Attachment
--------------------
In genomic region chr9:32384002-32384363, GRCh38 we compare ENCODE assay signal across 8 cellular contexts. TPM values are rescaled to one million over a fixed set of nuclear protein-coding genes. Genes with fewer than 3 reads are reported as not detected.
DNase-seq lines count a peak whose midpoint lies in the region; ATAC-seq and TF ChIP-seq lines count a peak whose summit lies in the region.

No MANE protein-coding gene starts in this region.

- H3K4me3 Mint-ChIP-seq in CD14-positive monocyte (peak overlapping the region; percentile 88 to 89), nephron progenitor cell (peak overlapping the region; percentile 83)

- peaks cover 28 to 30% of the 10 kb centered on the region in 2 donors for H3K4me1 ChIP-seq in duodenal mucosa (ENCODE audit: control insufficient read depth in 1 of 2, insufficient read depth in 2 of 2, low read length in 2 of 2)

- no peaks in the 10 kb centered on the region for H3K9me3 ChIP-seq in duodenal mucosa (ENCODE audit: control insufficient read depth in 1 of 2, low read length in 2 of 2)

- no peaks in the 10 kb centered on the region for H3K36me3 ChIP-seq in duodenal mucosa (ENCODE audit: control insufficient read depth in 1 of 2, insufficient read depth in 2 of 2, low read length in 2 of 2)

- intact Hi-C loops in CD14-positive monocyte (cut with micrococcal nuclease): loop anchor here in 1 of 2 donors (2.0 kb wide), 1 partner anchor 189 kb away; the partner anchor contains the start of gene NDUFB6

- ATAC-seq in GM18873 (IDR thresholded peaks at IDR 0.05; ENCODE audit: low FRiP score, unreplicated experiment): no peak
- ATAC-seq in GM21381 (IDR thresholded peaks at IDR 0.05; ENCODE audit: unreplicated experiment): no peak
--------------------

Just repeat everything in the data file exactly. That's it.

In genomic region chr9:32384002-32384363, GRCh38 we compare ENCODE assay signal across 8 cellular contexts. TPM values are rescaled to one million over a fixed set of nuclear protein-coding genes. Genes with fewer than 3 reads are reported as not detected.
DNase-seq lines count a peak whose midpoint lies in the region; ATAC-seq and TF ChIP-seq lines count a peak whose summit lies in the region.

No MANE protein-coding gene starts in this region.

- H3K4me3 Mint-ChIP-seq in CD14-positive monocyte (peak overlapping the region; percentile 88 to 89), nephron progenitor cell (peak overlapping the region; percentile 83)

- peaks cover 28 to 30% of the 10 kb centered on the region in 2 donors for H3K4me1 ChIP-seq in duodenal mucosa (ENCODE audit: control insufficient read depth in 1 of 2, insufficient read depth in 2 of 2, low read length in 2 of 2)

- no peaks in the 10 kb centered on the region for H3K9me3 ChIP-seq in duodenal mucosa (ENCODE audit: control insufficient read depth in 1 of 2, low read length in 2 of 2)

- no peaks in the 10 kb centered on the region for H3K36me3 ChIP-seq in duodenal mucosa (ENCODE audit: control insufficient read depth in 1 of 2, insufficient read depth in 2 of 2, low read length in 2 of 2)

- intact Hi-C loops in CD14-positive monocyte (cut with micrococcal nuclease): loop anchor here in 1 of 2 donors (2.0 kb wide), 1 partner anchor 189 kb away; the partner anchor contains the start of gene NDUFB6

- ATAC-seq in GM18873 (IDR thresholded peaks at IDR 0.05; ENCODE audit: low FRiP score, unreplicated experiment): no peak
- ATAC-seq in GM21381 (IDR thresholded peaks at IDR 0.05; ENCODE audit: unreplicated experiment): no peak